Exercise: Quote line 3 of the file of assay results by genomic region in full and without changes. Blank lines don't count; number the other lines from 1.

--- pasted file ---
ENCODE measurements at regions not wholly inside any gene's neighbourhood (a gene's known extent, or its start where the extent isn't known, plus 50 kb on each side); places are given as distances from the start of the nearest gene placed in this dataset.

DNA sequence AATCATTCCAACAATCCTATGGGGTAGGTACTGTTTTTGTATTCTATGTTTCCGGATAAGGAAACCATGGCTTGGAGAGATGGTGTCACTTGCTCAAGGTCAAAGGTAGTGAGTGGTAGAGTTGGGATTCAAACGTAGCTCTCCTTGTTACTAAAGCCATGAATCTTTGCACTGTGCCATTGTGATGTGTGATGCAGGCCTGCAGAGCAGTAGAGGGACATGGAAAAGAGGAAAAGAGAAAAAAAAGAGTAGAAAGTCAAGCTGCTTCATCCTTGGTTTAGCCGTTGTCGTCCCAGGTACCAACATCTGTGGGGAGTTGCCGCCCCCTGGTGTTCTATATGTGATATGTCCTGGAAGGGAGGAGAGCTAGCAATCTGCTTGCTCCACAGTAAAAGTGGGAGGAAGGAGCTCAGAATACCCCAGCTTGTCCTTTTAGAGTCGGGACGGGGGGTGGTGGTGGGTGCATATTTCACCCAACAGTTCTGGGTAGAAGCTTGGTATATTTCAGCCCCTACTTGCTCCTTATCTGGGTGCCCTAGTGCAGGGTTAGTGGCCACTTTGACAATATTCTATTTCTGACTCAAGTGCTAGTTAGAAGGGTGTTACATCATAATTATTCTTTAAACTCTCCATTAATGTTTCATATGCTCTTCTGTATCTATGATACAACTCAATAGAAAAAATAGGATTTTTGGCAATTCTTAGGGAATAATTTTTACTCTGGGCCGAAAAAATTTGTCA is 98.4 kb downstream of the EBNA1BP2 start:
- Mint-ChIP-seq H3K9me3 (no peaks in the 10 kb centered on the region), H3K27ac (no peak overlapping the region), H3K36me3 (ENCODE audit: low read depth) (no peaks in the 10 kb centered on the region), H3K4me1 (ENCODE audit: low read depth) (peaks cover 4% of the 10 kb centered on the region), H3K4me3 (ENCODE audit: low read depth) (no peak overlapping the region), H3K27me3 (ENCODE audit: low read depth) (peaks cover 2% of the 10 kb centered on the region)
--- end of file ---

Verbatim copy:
- Mint-ChIP-seq H3K9me3 (no peaks in the 10 kb centered on the region), H3K27ac (no peak overlapping the region), H3K36me3 (ENCODE audit: low read depth) (no peaks in the 10 kb centered on the region), H3K4me1 (ENCODE audit: low read depth) (peaks cover 4% of the 10 kb centered on the region), H3K4me3 (ENCODE audit: low read depth) (no peak overlapping the region), H3K27me3 (ENCODE audit: low read depth) (peaks cover 2% of the 10 kb centered on the region)